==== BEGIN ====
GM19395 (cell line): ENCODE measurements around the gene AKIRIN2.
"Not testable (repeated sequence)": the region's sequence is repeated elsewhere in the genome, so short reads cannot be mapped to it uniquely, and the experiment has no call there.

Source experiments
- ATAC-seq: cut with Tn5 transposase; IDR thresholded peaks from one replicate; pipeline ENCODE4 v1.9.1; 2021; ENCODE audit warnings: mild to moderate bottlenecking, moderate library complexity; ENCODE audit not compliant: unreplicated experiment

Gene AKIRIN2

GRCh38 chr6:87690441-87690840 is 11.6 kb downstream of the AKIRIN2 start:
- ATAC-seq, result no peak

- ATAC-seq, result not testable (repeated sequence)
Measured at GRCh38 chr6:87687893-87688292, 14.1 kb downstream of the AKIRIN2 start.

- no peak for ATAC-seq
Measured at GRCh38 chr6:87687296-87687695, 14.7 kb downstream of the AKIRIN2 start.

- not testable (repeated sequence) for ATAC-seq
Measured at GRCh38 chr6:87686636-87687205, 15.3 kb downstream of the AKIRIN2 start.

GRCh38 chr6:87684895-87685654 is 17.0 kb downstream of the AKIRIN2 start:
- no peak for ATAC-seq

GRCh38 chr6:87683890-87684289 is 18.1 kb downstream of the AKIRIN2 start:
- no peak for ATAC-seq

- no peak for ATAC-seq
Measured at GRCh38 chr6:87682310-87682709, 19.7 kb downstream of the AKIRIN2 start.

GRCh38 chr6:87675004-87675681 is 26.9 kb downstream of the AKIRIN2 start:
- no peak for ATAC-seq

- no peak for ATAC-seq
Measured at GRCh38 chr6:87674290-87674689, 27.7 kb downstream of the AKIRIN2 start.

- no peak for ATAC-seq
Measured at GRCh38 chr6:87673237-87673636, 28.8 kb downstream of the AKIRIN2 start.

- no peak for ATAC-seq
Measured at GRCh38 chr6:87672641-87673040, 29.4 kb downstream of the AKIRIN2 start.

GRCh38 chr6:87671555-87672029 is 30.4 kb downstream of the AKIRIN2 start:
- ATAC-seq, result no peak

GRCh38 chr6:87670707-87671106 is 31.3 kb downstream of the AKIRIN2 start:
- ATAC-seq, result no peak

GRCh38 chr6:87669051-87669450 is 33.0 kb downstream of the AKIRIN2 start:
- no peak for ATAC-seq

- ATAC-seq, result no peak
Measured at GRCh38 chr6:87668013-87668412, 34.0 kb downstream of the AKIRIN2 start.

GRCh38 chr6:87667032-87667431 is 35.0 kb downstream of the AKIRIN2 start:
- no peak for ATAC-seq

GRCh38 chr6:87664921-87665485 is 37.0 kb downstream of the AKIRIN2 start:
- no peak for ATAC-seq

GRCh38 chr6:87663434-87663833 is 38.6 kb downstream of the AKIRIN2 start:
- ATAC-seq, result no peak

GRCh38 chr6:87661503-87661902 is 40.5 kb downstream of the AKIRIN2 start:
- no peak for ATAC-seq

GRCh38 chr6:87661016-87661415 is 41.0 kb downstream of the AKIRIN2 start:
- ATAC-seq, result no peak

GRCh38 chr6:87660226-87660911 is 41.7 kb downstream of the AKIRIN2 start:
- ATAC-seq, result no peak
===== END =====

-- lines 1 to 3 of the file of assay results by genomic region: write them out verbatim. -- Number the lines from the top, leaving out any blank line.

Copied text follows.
GM19395 (cell line): ENCODE measurements around the gene AKIRIN2.
"Not testable (repeated sequence)": the region's sequence is repeated elsewhere in the genome, so short reads cannot be mapped to it uniquely, and the experiment has no call there.

Source experiments